If there is no court order or parenting plan in place and your soon-to-be-ex is already trying to interfere with the relationship between you and the children, we suggest contacting our office by calling 501-296-9999 immediately. Your attorney may suggest that you relocate your children and take them to your home until the matter is sorted out.

Be aware that behavior like this now bodes very badly for the future.  If your spouse is acting this way now, he or she may only become more difficult as time goes by, using your child as a tool and a weapon against you. Your children may be hurt by your spouse’s actions; but your spouse may not care. The fact is, your having custody may be your child’s only hope of having a normal, healthy life.

If your soon-to-be-ex will not support your relationship between you and your children, then it may be crucial for you to obtain legal custody. This may be the only way that both parents’ relationship with the children will be assured. Hopefully, you would be a more reasonable parent and would not interfere with the other parent’s relationship with the children. Since the same may not able to be said for your spouse, it may follow that you may need to be the one in control of the custody arrangements.

6.  The other party is asking for attorney fees. Will I have to pay?
Attorney fees may be granted.  If the other party has no income to speak of, or your incomes are deemed “disproportionate” (you make considerably more), the judge may act to “level the playing field” by making the more affluent party pay some or all of the less well-to-do party’s legal fees.

7.  My spouse had an affair. Can I use this against him/her?
Sometimes, in Arkansas.

8.  What happens in a “temporary hearing?” How temporary is it?
In a “temporary hearing,” the judge decides on matters of custody, child support, and spousal support, if any, to be in effect until the case either comes to trial, settles or is dismissed .

9.  I have been married for less than a year. Can I annul my marriage, or do I have to file for divorce?
Generally, you’ll need to file for divorce.  In some cases, you may be able to get the marriage annulled, but this will not invalidate child support obligations, if any.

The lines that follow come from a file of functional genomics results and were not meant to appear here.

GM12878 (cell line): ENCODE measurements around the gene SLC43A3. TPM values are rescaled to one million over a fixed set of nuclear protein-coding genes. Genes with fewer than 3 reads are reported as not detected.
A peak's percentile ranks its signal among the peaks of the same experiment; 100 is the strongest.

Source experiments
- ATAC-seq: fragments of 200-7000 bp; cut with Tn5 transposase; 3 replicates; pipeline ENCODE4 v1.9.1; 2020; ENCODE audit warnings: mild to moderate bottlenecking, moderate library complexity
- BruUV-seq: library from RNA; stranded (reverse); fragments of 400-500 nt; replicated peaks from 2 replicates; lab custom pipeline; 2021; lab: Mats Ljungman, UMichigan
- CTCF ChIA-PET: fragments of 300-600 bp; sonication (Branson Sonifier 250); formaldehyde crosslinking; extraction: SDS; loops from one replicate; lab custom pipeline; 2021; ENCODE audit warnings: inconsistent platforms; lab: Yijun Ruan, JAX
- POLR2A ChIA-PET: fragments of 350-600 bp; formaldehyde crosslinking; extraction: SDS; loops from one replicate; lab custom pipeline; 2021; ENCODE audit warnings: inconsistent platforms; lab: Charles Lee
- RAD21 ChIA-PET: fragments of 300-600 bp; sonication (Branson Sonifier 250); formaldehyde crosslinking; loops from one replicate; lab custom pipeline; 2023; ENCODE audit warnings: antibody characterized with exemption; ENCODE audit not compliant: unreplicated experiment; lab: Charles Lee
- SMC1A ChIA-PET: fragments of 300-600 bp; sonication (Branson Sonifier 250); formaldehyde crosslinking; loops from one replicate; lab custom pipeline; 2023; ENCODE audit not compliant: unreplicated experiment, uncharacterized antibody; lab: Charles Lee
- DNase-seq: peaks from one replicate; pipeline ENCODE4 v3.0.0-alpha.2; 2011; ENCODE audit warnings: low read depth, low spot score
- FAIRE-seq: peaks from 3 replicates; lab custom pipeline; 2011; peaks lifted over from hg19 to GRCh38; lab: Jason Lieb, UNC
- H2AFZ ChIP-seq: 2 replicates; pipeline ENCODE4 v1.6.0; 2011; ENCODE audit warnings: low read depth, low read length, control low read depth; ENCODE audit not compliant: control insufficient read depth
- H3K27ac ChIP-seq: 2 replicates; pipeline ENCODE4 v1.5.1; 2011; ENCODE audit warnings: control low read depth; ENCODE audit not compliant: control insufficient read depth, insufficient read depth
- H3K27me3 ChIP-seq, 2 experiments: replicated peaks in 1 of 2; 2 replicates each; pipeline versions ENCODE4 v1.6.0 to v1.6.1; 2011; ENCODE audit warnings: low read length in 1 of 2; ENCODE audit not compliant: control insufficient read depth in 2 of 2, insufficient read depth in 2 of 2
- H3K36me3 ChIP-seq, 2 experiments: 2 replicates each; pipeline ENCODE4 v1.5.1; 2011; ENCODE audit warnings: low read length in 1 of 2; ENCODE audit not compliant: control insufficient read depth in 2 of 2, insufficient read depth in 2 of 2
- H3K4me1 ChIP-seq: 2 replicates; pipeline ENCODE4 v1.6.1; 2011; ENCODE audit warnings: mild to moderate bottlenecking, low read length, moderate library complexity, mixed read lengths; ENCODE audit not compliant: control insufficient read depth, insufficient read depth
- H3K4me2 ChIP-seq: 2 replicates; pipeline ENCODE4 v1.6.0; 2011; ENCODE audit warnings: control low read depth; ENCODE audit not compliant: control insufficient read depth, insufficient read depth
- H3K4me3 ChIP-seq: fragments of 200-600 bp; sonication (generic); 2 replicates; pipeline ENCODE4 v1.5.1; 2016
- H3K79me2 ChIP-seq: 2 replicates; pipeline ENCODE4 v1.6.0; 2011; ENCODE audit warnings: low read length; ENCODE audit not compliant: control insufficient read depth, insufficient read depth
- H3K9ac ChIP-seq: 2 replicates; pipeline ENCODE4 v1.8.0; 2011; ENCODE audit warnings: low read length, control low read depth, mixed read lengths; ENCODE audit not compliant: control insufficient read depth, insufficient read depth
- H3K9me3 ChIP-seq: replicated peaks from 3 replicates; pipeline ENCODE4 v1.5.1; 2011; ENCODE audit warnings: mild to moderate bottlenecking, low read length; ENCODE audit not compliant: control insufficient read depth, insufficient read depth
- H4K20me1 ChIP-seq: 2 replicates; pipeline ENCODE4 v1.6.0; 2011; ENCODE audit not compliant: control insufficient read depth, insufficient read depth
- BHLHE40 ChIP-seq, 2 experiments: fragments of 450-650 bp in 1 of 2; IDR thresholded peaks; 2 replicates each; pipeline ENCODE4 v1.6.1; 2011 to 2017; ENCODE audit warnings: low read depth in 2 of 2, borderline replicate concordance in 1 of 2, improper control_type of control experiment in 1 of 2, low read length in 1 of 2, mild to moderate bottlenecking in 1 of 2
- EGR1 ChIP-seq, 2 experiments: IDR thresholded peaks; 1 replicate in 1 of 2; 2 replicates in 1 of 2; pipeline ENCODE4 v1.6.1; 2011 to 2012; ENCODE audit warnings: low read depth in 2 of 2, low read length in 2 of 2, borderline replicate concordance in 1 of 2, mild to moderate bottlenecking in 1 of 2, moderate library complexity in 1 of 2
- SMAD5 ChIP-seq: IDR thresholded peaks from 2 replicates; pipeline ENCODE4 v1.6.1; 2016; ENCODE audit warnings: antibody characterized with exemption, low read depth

10.  How is an annulment different from a divorce?
Similar to a divorce, an annulment is a court procedure that terminates a marriage.  The difference is that an annulment treats the marriage as though it never happened.  A divorce ends a valid marriage, deeming the marriage contract broken, whereas an annulment declares that the marriage never existed.  Annulment is rarer than divorce.  If you want to go this route, you will definitely need to speak to an attorney.  Of course, if you want an annulment for religious reasons, you may need to consult with a clergy person as well.  Contact our office at 501-296-9999 to learn the specific requirements and procedure.

11.  What are the grounds for an annulment?

In Arkansas, grounds for annulment are when a spouse is underage or mentally incompetent to consent to the marriage, or is incapable of entering into the marriage state due to physical causes, or where the consent of either spouse is obtained by force or fraud.

12.  Does a divorce or annulment need to be filed in the same state the marriage was in?
No. You may file for an annulment in Arkansas regardless of where your marriage took place.

13.  What happens if I can’t prove fault? Do I have to stay married?
The judge will generally not grant a divorce unless a) both parties agree on all issues; b) you can prove fault; or c) you have lived separate from your spouse and have not engaged in sexual activity with your spouse for more than eighteen (18) months.